Cued Speech, Cued English, or Cued Language?

These three terms tripped me up for the longest time! It doesn’t help that at the time Cornett developed Cued Speech, most professionals thought that speech was inextricably linked to language. So, Cornett called his system “Cued Speech”–even though the system doesn’t require voicing– and the name has stuck; but over time researchers developed newer, more precise terms.

Here’s the difference in a nutshell:

Cued Speech: the original name for the methodology as a whole.

Cued (American) English: the Cued adaptation for English, as used in the United States. The Cued British English variant has been adapted for different vowels according to UK pronunciation. You can also say Cued Spanish, Cued Mandarin, etc.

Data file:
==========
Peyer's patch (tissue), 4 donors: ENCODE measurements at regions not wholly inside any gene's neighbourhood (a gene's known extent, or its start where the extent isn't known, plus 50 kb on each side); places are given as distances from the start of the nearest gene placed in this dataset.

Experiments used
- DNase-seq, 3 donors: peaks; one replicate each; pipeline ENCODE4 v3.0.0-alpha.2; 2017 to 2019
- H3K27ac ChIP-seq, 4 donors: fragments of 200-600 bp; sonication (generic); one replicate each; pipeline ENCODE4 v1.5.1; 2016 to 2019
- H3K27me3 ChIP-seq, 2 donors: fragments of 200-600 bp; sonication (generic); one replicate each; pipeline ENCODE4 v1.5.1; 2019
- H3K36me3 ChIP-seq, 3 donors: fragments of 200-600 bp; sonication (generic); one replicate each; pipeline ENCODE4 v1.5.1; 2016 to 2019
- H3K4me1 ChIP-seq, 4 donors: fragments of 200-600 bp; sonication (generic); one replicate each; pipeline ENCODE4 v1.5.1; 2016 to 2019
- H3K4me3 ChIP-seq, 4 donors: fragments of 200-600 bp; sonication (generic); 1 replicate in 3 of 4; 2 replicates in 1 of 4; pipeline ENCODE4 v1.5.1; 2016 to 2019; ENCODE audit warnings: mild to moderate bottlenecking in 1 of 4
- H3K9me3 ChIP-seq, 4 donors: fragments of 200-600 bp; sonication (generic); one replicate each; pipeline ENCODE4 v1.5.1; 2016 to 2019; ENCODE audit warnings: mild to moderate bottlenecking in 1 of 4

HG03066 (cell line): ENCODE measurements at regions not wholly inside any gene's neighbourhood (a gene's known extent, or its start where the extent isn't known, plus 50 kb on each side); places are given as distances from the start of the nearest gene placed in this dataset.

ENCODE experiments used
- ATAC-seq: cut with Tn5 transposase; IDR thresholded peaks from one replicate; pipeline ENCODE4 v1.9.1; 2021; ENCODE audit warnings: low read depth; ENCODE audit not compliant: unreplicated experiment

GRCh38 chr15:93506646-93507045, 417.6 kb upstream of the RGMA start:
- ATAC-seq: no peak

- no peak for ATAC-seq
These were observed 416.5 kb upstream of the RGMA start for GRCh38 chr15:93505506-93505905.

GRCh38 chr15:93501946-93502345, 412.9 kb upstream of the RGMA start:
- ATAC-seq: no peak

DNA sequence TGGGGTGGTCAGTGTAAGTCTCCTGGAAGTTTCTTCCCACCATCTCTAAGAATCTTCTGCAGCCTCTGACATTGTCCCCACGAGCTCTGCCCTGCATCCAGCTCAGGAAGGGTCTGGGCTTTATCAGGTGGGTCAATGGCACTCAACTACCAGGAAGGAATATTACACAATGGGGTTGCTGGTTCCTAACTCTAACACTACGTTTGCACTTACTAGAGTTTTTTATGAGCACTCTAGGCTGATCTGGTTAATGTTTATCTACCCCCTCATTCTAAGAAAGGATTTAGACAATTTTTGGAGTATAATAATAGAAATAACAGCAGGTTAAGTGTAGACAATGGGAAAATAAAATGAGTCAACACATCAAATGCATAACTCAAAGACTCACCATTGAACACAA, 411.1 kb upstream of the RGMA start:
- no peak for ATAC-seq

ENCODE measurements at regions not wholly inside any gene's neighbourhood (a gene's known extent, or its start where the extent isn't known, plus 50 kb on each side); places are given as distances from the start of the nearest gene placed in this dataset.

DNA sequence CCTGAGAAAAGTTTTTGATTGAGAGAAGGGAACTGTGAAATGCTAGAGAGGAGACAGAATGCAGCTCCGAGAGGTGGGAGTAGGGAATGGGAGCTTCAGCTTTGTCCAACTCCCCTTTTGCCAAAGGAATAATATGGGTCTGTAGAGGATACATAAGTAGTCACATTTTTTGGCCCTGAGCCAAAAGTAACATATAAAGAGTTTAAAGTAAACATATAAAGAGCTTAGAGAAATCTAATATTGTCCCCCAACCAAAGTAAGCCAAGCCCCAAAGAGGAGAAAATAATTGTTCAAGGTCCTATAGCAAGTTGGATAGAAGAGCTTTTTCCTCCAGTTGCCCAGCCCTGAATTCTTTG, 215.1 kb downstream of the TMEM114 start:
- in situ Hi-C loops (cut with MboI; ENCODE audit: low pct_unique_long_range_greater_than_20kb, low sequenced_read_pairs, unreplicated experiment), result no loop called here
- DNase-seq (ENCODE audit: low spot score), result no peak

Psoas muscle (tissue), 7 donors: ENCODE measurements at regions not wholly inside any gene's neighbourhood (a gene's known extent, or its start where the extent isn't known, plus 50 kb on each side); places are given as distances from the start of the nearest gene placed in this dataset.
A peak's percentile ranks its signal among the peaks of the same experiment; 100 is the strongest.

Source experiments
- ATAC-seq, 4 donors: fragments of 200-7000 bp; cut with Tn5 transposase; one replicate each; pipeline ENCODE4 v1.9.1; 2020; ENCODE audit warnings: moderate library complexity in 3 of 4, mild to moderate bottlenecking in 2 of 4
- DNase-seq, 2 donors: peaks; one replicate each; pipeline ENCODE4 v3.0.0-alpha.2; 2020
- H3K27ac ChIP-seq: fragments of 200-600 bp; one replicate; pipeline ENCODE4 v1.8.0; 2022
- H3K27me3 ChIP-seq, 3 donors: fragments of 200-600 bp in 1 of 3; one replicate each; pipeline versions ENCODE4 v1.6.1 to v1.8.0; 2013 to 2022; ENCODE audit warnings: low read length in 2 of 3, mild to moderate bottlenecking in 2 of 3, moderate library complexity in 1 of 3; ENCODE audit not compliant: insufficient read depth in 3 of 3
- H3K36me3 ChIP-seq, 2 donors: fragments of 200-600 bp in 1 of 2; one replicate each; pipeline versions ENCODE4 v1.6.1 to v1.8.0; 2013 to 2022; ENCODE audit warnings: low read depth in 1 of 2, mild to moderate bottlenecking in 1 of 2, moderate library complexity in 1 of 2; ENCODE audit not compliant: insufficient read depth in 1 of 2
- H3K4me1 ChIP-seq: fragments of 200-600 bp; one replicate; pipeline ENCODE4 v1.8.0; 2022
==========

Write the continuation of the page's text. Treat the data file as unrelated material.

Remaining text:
Cued Language: the newer name that specifically encompasses languages and de-emphasizes speech; it’s also the standard term used with disability accommodations– that is, Cued Language Transliterator, or CLT.

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